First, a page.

An atypical case of infection by Clostridium difficile


Clostridium difficile is a Gram-positive human pathogenic bacterium and nosocomial pathogen; it is the causative agent diarrhoea, colitis and pseudo-membranous colitis associated with antibiotic therapy. The pathogenesis of diarrhoea linked to a Clostridium difficile infection is complex and only partly know. A 75 years old subject with biventricular defibrillator for atrial flutter-fibril slow dilated cardiomyopathy underwent, in february 2008, surgery of mitro-aortic replacement.The subject, in march 2009, followed a rehabilitation therapy with aspirin and esomeprazole, as an outpatient, to Pio Albergo Trivulzio. The patient appeared lucid, oriented in time and space, in good general conditions; objectivity shows mild abdominal bloating, rectal examination negative; reported bowel function tend constipated with 1-2 bowel movements per week with formed stools and recent episodes of melena. Blood tests showed anemia and positive research haemoglobin in stool.The patient underwent esophagogastroduodenoscopy and then rettosigmoidoscopia, and decided to carry out biopsies. The sigmoid-rectal endoscopic picture was compatible with a diagnosis of “pseudo-membranous colitis hospitalization, On the basis of symptoms reported was required to search for toxins and bacterial culture for Clostridium difficile, resulting both positive. In literature are reported with increasing frequency of Clostridium difficile associated diarrhoea in patients home. The clinical case presented shows that in patients from home with symptoms vanished, the presence of formed stool does not exclude the possibility of infection by Clostridium difficile and is therefore useful and absolutely advisable to search for toxins and bacterial culture for Clostridium difficile.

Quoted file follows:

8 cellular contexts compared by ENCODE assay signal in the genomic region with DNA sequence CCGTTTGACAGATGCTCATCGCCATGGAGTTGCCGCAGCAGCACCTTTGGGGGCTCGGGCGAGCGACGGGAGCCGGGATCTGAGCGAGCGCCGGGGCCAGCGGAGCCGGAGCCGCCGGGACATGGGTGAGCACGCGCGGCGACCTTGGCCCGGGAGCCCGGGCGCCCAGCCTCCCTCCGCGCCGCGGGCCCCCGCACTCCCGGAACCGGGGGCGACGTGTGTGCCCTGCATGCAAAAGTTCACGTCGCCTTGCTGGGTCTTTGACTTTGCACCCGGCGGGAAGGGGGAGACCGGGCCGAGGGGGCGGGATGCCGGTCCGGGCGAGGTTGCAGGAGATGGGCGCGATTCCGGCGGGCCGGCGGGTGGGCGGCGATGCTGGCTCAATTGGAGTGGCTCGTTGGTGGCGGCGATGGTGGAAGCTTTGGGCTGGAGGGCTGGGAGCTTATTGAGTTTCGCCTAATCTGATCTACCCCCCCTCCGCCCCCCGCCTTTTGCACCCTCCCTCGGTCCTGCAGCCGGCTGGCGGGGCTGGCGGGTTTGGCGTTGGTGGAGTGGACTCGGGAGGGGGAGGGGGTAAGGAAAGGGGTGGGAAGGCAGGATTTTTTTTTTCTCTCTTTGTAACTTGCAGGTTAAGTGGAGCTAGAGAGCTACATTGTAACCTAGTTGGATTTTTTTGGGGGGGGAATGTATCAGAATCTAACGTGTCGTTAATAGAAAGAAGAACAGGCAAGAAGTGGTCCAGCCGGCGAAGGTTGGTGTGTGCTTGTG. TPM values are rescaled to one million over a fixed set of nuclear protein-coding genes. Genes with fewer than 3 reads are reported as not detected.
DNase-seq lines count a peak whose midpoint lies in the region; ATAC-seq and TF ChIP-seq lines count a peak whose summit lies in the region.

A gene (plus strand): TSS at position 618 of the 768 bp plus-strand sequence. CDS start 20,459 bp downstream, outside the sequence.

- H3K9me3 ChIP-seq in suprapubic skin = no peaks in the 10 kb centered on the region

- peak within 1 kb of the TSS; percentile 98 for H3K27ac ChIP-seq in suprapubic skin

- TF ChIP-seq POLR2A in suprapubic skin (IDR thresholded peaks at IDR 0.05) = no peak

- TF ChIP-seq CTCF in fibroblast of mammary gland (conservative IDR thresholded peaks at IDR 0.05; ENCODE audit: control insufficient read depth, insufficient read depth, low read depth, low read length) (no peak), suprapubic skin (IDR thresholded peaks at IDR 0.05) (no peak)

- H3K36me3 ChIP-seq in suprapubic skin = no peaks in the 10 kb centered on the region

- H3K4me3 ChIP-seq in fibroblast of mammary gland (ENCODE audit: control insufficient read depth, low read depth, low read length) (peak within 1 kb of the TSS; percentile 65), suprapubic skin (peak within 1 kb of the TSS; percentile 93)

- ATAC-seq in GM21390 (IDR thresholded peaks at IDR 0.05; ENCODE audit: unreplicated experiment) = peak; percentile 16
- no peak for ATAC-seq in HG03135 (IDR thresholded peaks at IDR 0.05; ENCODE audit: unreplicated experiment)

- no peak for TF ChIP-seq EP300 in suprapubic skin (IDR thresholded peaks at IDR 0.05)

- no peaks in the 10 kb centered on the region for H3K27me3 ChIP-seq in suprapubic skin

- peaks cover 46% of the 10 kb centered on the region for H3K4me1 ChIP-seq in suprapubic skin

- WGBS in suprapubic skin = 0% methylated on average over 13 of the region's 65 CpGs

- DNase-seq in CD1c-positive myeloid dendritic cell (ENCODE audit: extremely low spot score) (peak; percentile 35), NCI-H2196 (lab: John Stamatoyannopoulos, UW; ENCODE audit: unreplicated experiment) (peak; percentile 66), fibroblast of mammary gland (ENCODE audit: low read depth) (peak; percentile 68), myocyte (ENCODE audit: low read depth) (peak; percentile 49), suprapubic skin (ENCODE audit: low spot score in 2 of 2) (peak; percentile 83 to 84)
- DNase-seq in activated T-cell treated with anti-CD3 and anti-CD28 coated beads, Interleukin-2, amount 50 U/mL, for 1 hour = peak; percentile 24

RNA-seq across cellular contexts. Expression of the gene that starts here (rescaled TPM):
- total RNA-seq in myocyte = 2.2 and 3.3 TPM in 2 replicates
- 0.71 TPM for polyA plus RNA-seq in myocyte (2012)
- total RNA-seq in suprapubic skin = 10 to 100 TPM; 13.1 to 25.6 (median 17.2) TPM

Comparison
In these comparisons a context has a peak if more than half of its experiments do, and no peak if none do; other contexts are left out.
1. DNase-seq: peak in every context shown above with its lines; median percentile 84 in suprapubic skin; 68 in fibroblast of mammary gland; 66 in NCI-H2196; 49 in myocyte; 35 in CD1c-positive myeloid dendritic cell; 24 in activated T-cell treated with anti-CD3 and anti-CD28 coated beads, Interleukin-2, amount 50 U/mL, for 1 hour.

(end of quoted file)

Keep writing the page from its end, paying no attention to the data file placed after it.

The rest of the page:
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Original Articles
Clostridium difficile, caso atipico
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How to Cite
Neri, M. C., Antoniotti, N., Benvenuto, M., Frugoni, S., Riboldi, F., & Noto, V. (2010). An atypical case of infection by Clostridium difficile. Microbiologia Medica, 25(3).